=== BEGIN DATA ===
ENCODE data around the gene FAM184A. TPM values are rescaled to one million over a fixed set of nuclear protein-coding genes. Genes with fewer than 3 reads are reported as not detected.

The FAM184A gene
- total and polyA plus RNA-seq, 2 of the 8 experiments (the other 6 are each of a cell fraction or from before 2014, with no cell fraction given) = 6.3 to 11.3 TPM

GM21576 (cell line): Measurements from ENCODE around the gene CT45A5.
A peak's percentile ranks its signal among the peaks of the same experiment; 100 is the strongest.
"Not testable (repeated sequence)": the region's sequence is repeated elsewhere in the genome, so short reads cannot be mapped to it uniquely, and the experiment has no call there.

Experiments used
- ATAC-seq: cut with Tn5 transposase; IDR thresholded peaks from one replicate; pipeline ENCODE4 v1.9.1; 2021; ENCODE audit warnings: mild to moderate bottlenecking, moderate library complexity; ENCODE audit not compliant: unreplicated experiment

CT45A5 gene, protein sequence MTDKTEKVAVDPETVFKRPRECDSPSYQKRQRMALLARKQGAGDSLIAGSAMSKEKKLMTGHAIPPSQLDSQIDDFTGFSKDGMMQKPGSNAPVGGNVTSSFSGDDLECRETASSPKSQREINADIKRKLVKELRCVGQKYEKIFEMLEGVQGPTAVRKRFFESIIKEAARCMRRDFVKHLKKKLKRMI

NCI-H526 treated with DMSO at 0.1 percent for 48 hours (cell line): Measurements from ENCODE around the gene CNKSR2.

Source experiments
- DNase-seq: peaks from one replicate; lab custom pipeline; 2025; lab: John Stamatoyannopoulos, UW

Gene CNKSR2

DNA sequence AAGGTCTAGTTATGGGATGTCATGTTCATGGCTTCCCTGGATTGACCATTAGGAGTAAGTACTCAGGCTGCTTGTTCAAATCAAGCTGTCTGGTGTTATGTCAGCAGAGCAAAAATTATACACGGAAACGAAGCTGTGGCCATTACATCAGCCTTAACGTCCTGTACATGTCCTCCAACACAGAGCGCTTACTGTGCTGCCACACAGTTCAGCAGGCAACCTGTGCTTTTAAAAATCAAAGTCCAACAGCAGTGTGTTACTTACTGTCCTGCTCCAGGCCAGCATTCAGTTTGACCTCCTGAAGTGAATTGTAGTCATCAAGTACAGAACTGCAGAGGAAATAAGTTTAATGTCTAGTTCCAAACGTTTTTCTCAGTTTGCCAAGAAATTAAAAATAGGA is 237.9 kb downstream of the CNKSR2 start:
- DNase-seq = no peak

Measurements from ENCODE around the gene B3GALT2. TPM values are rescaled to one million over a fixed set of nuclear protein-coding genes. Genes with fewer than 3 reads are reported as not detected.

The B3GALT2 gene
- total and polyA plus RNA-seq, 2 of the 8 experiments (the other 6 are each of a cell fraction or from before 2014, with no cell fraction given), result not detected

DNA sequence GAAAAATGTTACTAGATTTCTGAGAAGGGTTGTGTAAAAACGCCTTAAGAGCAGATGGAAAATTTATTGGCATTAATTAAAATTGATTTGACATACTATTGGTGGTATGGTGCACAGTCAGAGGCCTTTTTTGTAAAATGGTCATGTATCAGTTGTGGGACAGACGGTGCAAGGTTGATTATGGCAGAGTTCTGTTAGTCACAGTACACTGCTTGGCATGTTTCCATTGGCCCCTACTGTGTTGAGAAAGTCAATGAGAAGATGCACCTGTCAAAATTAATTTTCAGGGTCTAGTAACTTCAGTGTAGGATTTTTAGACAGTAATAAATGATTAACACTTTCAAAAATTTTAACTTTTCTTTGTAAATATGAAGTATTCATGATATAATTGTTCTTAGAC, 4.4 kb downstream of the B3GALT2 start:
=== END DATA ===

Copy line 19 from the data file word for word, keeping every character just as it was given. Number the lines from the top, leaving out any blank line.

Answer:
DNA sequence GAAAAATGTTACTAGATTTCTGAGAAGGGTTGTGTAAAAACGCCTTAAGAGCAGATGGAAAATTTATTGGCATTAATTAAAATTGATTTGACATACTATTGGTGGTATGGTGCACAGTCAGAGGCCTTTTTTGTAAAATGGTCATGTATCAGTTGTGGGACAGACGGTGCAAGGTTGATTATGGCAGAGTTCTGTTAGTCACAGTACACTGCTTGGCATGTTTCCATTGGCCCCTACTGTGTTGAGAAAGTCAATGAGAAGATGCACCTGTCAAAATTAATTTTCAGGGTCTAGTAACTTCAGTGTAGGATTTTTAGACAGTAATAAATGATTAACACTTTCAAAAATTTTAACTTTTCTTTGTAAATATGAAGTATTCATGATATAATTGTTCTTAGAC, 4.4 kb downstream of the B3GALT2 start: